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Dublin to the Beat of U2

In effect, Dublin is an integral part of U2’s makeup. Just a few months back they released Songs of Innocence, which Bono describes as the most personal album they have ever recorded. This, the thirteenth studio production of the Irish band, is a journey to their beginnings, to their infancy and youth. It is a period of dreams waiting to come true, with The Ramones or The Clash as the soundtrack, and Dublin as the eternal, vital backdrop. Now is undoubtedly the best time ever to visit the Irish capital – even more so if we are grooved by the beat of these innocent songs – and stroll along the streets that have witnessed the evolution of one of the foremost bands in the history of rock.

Mount Temple Comprehensive School
This was where it all started. Larry Mullen Jr. put up a sign on the school noticeboard looking for musicians to form a rock group. The call was heeded by Bono, The Edge and his brother, Dick Evans (who would be replaced soon after by Adam Clayton). Thus was Feedback born, later becoming The Hype and, finally, U2. Malahide Road.

Paul David Hewson did not become Bono until his childhood friend, Derek “Guggi” Rowan, happened to give him that nickname. It comes from Bonavox (or “good voice”), the name of a business dealing in… hearing aids! Whether you are music lovers or merely wish to check your aural capacity, the fact is the shop is still open at 9 North Earl Street.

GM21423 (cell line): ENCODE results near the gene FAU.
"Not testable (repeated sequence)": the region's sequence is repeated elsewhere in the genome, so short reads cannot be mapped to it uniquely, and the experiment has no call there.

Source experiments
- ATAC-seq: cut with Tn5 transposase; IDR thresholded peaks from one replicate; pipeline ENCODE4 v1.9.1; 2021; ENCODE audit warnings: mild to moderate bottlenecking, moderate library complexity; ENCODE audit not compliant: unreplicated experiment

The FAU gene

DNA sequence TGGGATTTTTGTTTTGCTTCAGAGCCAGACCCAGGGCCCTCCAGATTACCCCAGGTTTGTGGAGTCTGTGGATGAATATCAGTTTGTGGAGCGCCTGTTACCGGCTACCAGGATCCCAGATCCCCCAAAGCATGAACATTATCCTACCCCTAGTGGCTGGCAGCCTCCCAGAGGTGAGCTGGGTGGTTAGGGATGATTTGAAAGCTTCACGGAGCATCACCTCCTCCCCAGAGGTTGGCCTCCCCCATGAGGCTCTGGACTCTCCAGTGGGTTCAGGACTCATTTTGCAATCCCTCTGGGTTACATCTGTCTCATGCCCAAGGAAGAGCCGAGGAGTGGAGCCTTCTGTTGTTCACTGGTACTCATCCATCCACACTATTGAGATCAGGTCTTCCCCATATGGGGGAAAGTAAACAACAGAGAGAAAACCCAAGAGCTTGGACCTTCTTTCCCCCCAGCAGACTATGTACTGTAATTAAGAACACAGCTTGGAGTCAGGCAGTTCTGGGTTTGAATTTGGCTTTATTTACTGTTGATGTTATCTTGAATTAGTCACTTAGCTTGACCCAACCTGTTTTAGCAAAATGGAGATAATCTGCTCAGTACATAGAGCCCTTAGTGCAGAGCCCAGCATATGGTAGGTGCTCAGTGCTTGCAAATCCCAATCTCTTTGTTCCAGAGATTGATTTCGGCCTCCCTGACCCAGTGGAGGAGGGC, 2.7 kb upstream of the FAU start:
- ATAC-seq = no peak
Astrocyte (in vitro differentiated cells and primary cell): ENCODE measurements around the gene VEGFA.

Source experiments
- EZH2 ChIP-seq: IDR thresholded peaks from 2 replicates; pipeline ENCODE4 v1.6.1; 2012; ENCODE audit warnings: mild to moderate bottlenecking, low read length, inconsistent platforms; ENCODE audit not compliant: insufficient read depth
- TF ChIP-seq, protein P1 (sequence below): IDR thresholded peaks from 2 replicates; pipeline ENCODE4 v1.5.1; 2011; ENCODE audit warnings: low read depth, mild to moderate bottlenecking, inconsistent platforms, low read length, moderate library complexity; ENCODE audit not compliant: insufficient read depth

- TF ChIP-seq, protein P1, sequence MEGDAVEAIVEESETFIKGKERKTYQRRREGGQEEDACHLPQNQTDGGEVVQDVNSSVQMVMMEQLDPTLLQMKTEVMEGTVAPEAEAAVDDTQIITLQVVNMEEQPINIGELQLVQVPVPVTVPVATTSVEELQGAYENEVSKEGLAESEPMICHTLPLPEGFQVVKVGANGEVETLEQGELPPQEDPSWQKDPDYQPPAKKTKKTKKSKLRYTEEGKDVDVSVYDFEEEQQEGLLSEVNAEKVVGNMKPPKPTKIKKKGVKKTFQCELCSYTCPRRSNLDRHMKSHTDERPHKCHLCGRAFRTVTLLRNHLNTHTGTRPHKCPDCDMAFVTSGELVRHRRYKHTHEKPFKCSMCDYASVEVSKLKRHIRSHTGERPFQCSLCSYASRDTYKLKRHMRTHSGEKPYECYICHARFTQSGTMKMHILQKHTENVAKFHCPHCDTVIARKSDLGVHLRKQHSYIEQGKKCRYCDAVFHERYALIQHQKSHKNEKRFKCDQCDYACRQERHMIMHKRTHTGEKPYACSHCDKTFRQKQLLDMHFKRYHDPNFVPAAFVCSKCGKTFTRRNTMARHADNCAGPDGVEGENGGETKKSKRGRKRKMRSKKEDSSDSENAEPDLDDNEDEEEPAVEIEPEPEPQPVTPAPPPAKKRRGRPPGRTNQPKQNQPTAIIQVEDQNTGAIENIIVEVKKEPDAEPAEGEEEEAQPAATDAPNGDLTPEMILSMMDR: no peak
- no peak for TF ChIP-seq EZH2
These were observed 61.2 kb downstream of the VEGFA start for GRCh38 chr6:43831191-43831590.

The Projects Arts Centre
In their early years, U2 used to perform in one of the auditoriums here. And, it was at one of these concerts that they met Paul McGuinness, the group’s manager until 2013 and a crucial figure in the quartet’s career. The Project Arts Centre now operates as an art exhibition gallery, and also hosts some of the city’s major festivals, including the Dublin Writers’ Festival, Dublin Theatre Festival, Dublin Fringe Festival and Dublin Dance Festival. 39 East Essex Street.

Windmill Lane Studios        
Understandably also known as the “U2 Studios”, as it was here they recorded their first EP,Three(1979) and the subsequent albums, Boy (1980), October (1981), War (1983), The Unforgettable Fire (1984) and The Joshua Tree (1987). The studios are located at 4 Windmill Lane, a street full of graffiti originally linked to the group; so much so that it is known as the U2 Graffiti Wall. It now features all kinds of street art. 4 Windmill Lane, Dublin 2.

Grand Canal Docks  
Dublin’s dockside is one of the city’s enclaves most closely related to U2 iconography. The setting, highly representative of the spirit of Dublin, has been used by the quartet throughout their career as a backdrop for their record covers (October), videos (Gloria) and photographic sessions (like one they had in 2000 with the Dutch photographer, Anton Corbijn. Hanover Quay.

The Clarence Hotel
In 1992, Bono and The Edge purchased The Clarence. Built in 1852, the originally 2-star hotel was revamped under their supervision, becoming one of the city’s most luxurious hotels. And, as the Irish singer asserts, “For The Edge to have somewhere to stay until later”, they turned the basement into The Kitchen, a disco which the leading lights of electronic music have made their port of call. 6-8 Wellington Quay.

Fitzwilliam Place